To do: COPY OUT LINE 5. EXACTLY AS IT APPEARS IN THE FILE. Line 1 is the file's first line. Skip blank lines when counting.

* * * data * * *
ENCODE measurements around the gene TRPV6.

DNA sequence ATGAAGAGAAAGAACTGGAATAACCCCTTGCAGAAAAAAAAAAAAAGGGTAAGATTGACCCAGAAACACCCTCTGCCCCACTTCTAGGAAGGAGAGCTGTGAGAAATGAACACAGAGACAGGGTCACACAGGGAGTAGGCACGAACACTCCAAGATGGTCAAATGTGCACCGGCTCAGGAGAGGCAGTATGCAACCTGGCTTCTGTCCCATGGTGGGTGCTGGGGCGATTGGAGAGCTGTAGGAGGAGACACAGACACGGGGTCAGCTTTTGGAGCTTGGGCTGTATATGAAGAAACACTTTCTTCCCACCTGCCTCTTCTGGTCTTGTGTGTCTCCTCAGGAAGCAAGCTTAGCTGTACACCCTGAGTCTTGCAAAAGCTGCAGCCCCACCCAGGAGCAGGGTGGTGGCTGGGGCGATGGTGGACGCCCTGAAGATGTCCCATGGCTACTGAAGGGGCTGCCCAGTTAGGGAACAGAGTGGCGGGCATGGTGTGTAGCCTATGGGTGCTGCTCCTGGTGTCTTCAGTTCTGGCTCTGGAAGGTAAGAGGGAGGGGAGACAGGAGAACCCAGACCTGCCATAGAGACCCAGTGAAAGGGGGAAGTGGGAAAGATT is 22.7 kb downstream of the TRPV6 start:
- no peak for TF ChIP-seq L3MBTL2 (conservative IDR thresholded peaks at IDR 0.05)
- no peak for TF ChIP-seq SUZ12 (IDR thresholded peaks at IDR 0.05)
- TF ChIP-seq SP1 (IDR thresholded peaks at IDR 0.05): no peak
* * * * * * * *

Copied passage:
- TF ChIP-seq SP1 (IDR thresholded peaks at IDR 0.05): no peak